Sunday, October 21, 2007

"Where is Al Shanker when we need him most?"


I have just finished reading Kahlenberg's book (Tough Liberal) and will be co-writing a review for New Politics and Shanker could have written whole chunks (he probably did) of NCLB. Like, he believed schools not performing on high stakes tests should be closed. And he would have endorsed the merit pay deal made this week.

I will be writing a lot more about Shanker and the roots of the standardization movement which has resulted in the reversal of so many teacher gains made under the first incarnation of Shanker in the early 60's. The deskilling of teachers, as TJC has been phrasing it, and the almost total loss of teachers' power to take control of their classrooms along with attacks on so many teachers by administrators, has placed teachers in the most precarious situation they have faced since the days Shanker actually taught in the mid-50's. (Of course the UFT Delegate Assembly rejected TJC's attempt to address this issue this past Wed. Read their resolution and my commentary here.)

Add that public education faces its biggest threat ever while Kahelnberg talks about how the major thrust of Shanker's policies were in defense of public education and you have an immense contradiction around the man who started one movement (teacher unionism), followed by another (standards, charter schools, etc) that has almost destroyed the original movement. Oy, do I have a lot to write.

This column appeared in The Wave on October 5. Here are some excerpts:

Where is Al Shanker when we need him most?
by Norman Scott

This was the question posed by Wave editor Howard Schwach recently.

“He would have never let the UFT get away with some of its more recent activities and acquiescence to Department of Education foolishness had he still been alive.”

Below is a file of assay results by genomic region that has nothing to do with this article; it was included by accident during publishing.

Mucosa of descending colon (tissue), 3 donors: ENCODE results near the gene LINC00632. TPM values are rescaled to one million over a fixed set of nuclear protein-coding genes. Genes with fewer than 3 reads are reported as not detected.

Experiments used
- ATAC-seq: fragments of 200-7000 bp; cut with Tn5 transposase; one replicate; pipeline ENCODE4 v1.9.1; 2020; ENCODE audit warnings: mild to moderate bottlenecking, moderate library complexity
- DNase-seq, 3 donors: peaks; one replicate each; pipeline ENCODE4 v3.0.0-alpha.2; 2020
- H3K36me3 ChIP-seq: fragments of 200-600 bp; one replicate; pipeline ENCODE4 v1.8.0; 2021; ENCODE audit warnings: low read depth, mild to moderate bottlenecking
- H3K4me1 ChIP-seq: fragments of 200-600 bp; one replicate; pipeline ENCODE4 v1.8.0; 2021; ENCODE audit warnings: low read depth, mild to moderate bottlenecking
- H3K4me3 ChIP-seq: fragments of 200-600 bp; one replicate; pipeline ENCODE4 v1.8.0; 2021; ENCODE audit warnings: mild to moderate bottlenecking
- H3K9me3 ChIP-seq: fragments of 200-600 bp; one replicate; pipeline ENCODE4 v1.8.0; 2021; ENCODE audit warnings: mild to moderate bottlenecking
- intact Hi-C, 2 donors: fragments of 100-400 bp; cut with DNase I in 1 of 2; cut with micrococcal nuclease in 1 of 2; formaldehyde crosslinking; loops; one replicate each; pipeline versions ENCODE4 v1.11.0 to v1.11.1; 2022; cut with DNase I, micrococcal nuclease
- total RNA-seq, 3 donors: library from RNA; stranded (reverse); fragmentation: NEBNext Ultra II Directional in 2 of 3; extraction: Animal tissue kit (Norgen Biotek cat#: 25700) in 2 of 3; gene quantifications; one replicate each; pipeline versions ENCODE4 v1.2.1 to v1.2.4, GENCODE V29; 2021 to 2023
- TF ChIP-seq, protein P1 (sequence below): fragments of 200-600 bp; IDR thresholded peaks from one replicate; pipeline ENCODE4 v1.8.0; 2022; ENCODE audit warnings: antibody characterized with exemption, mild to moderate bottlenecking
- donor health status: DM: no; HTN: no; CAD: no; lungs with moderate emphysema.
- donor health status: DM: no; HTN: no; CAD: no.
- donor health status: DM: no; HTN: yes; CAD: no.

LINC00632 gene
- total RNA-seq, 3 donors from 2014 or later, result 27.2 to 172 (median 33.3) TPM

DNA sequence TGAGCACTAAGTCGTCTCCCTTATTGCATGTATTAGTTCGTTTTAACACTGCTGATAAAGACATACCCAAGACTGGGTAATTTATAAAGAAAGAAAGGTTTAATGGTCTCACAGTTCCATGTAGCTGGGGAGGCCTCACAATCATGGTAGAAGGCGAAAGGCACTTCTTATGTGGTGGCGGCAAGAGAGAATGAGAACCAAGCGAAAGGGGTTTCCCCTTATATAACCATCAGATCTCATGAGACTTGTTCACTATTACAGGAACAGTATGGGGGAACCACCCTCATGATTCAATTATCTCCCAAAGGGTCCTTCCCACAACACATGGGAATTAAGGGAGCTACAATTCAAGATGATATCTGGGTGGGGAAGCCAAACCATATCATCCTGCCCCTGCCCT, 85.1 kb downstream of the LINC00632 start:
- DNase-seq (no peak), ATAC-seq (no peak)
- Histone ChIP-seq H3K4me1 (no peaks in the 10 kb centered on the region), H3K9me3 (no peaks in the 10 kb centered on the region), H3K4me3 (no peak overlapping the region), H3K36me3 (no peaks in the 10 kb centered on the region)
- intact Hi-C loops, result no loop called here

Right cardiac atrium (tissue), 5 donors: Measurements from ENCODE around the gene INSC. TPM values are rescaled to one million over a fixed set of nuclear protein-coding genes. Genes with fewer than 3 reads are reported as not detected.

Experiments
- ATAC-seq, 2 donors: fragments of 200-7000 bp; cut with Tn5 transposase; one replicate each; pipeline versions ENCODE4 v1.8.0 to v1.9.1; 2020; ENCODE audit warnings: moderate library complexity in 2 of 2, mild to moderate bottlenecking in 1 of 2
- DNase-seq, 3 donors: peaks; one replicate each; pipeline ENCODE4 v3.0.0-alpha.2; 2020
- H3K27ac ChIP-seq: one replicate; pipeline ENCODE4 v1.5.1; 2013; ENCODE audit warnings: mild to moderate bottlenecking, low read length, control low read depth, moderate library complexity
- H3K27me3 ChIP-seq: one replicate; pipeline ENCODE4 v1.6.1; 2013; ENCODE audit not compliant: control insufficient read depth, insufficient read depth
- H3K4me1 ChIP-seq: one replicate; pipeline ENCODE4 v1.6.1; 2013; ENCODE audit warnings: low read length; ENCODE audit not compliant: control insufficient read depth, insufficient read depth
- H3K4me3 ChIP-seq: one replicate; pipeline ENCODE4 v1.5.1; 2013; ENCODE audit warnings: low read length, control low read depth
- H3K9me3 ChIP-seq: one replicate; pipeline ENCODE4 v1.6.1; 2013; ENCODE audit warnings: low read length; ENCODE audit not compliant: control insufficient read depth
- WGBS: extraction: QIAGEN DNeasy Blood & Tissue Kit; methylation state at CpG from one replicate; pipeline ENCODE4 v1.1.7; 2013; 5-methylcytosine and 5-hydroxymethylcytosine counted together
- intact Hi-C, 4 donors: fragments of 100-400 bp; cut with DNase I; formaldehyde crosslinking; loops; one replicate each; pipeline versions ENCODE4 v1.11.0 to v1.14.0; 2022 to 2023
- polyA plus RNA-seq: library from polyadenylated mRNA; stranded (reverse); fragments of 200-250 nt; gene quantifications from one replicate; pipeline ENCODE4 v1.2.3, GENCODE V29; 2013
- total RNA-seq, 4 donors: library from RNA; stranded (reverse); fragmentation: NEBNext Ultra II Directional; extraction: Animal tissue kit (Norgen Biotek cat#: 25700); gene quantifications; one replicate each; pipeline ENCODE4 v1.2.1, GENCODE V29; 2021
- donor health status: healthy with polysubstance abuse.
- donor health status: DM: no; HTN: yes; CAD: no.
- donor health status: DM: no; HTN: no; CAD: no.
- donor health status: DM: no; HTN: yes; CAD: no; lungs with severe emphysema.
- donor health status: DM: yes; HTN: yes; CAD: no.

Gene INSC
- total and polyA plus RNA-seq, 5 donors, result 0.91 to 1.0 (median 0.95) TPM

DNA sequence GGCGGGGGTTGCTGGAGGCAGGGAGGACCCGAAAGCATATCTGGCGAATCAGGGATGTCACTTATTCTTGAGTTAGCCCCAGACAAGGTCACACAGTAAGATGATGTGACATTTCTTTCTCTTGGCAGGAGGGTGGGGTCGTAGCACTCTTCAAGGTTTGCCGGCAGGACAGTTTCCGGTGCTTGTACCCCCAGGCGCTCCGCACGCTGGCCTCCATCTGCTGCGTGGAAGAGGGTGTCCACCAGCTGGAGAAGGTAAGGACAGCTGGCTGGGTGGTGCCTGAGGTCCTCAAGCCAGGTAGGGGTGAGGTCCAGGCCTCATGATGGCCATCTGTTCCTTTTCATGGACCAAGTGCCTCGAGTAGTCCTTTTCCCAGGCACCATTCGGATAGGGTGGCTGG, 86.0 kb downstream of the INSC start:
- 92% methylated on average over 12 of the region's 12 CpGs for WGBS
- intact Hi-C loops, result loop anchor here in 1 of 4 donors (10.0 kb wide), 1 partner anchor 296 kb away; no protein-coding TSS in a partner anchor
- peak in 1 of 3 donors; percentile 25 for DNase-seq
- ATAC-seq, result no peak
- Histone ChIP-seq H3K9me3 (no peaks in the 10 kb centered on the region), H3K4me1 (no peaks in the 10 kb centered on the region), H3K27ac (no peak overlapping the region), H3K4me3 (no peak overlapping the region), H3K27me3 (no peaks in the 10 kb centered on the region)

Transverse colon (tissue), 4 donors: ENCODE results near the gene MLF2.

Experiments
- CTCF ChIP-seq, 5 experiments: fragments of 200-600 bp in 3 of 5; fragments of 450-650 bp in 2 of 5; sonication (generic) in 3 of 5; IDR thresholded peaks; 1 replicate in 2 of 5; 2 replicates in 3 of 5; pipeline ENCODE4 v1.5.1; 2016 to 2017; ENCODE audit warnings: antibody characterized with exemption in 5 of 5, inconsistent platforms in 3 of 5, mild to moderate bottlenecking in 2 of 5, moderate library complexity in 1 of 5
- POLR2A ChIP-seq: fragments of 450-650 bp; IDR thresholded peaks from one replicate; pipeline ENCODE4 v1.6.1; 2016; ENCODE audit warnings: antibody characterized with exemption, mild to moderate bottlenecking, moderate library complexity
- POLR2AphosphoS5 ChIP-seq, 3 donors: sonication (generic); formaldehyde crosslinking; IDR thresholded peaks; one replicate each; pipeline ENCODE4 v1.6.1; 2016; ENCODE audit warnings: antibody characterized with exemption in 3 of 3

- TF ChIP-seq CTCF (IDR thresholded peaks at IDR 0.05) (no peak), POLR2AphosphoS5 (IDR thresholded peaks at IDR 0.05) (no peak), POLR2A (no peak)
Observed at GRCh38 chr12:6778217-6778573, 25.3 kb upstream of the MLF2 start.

Schwach points to Shanker’s core beliefs: “He believed in educating students to become citizens. He did not believe in educating students on how to take a test.”

In writing a review of Richard Kahlenberg’s new book on Shanker, Tough Liberal, I am immersed in “All Shanker, All the time” as I wade through this fascinating pro-Shanker tome.

Shanker was the founder of the standards/let’s test all the time movement in the early 80’s when he embraced the Nation at Risk report. Shanker was also the originator of the idea of Charter schools, a concept that is so Balkanizing the nation’s schools. Ironically, Shanker used the same word to criticize community control in the late 60’s and early 70’s. (Dealing with issues related to the 1967 and 1968 strikes, my first two years in the system, would take 5 columns. I’ll leave it alone for now.)

Shanker was in favor of total centralized control and would have been very comfortable with mayoral control, which Randi Weingarten also supports. Close examination of both of Shanker and Weingarten would show the leaf has not strayed too far from the tree – other than in terms of style. Oh yes, and foreign policy - maybe. But more on that later.

Howie is making the same error so many people make about the current union leadership or the current BloomKlein administration: they listen to what they say, not watch what they do. Looking at Shanker’s career, there are enormous contradictions between his stated core beliefs and his actions.

The very unionism Shanker helped build in the 50’s and 60’s that finally gave teachers some protection from authoritarian principals has to a great extent been undermined by the very policies Shanker pushed in the name of educational reform.

Oh, and I don’t have time to go into what is one of Shanker’s greatest contradictions. The supposed believer in democracy and the fighter against Communist (only) totalitarian governments (Chile’s Pinochet was ok) established one of the most totalitarian union regimes in the labor movement with his Unity Caucus’ total control of every instrument of power within the UFT.

Read the entire column in The Wave archive here.


Anonymous said...

How do we reverse this horror show?

Anonymous said...

so let's get behind John Edwards for President and KILL the AFT/UFT endorsement of Hillary. why bother with the small fry when we could get behind a potential great leader of this country? who wants to start?

Anonymous said...

"I was part of the opposition . . . from the time I became involved in union politics in 1970". Ponit well made. Whatever it is, you ARE against it.